"gopher://wiretap.spies.com:70/11/Library/Fringe/Ufo"

I wonder if they're in the archive...

I miss Gopher (1)

Adrian Lopez (2615) | more than 4 years ago | (#32038150)

As much as I love the more advanced technology of the modern Internet, there's a soft spot in my heart for Gopher and the Internet circa 1993. Gopher is the way I found the first MUDs I ever played, how I found and was granted access (via telnet) to a Free-net (freenet.calgary.ab.ca) which gave me my own email address and access to newsgroups. Then came the Web, and Yahoo still looked a bit like a Gopher site, and I continued to use Gopher through my provider's PPP connection until it became a niche thing.

Re:I miss Gopher (1)

interval1066 (668936) | more than 4 years ago | (#32038502)

Way back in early '94 or so gopher was a thing, that and ftp, of course. Since then I don't think I've given it a second thought. In fact, I'm having a hell of a time remember anything useful I found via gopher. I once gopher'd a complete list of internet hosts (ips.) I can't remember the list being more than a few thousand lines. That was probably the last time I use gopher.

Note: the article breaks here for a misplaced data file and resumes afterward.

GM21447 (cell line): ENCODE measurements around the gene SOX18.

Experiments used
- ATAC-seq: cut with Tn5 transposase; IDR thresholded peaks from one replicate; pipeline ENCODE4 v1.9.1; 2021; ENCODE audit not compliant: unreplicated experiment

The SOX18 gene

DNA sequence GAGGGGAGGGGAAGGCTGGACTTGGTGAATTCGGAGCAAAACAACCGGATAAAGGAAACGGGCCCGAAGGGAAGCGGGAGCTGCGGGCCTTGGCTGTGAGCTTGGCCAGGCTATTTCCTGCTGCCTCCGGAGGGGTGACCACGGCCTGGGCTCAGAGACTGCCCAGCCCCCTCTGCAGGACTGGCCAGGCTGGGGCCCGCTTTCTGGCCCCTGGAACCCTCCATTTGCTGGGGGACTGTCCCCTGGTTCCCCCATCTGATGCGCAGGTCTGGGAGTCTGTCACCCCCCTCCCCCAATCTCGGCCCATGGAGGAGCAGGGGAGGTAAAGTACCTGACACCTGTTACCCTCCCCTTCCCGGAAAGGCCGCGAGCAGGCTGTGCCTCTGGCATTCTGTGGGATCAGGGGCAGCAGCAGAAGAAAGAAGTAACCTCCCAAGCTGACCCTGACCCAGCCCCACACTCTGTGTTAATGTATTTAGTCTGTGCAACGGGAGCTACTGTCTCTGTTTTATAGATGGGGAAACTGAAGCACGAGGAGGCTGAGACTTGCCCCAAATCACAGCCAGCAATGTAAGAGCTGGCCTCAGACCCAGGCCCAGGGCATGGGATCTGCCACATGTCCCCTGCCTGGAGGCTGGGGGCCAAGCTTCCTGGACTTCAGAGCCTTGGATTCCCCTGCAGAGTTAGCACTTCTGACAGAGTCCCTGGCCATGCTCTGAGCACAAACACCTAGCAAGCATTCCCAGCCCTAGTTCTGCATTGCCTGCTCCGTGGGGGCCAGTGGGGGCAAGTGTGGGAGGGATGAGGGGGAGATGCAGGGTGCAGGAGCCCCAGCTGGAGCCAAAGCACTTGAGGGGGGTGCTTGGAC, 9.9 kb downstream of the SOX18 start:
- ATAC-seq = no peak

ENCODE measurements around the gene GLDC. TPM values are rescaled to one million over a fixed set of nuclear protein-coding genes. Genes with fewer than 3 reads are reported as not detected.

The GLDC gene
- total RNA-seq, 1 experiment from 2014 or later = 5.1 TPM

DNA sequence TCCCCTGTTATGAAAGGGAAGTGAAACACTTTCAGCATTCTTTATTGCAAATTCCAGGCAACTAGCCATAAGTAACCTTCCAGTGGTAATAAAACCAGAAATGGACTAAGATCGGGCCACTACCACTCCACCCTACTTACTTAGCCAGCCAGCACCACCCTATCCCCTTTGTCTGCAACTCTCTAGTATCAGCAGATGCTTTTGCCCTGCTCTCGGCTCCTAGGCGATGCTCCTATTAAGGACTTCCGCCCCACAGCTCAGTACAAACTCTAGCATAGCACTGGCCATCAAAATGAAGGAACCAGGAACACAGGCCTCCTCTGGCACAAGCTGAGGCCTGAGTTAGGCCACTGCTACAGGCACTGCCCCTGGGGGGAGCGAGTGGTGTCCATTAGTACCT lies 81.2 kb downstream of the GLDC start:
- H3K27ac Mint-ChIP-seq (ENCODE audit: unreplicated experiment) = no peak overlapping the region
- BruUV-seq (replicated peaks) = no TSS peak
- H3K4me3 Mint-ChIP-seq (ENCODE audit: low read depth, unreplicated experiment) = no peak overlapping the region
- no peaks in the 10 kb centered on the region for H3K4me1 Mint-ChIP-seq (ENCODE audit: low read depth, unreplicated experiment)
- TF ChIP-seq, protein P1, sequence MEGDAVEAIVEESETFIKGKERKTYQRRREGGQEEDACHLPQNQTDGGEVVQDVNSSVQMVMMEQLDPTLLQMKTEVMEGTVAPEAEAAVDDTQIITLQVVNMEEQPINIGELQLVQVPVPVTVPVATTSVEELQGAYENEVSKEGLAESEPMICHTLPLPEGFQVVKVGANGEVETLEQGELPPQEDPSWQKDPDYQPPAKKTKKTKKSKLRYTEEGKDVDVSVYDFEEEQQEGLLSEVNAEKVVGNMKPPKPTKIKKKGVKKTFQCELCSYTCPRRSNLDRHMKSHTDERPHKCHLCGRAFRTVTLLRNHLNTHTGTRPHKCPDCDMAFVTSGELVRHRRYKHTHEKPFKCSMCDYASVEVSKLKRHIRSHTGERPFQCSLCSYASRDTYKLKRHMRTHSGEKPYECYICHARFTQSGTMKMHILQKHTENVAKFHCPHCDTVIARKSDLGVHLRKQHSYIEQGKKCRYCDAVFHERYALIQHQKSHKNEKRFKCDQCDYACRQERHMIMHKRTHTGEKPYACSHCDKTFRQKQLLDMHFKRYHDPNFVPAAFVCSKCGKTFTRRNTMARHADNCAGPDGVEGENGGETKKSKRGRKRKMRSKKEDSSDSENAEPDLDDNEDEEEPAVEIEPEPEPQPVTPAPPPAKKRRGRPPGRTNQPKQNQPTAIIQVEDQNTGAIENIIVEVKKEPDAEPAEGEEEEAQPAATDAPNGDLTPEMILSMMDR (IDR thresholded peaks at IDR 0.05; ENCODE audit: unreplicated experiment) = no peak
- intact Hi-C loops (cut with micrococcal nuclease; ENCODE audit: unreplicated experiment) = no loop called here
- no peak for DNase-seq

Sweet! Vindication for Pointy-Haired Boss (1)

Arancaytar (966377) | more than 4 years ago | (#32038172)

Now you really CAN download an internet, in the loosest definition. :D

(But it still won't fit on a floppy disk.)

I wonder if someday... (1)

calmofthestorm (1344385) | more than 4 years ago | (#32038204)

...futureslashdot.future users will be futuretorrenting the history of the www when it gives way to the next iteration.

Oh and we'll all be plated in gold, because that's what happens in the future.

Index anyone? (2, Interesting)

avm (660) | more than 4 years ago | (#32038212)

Is there a plaintext index of URLs this archive includes anywhere? I'm connected via 3G and pulling a 15gig torrent isn't feasible. I'd love to wander thru some of my personal archived bookmark lists and such just to see if any of them wound up being preserved.

Compression routine (1)

mishehu (712452) | more than 4 years ago | (#32038222)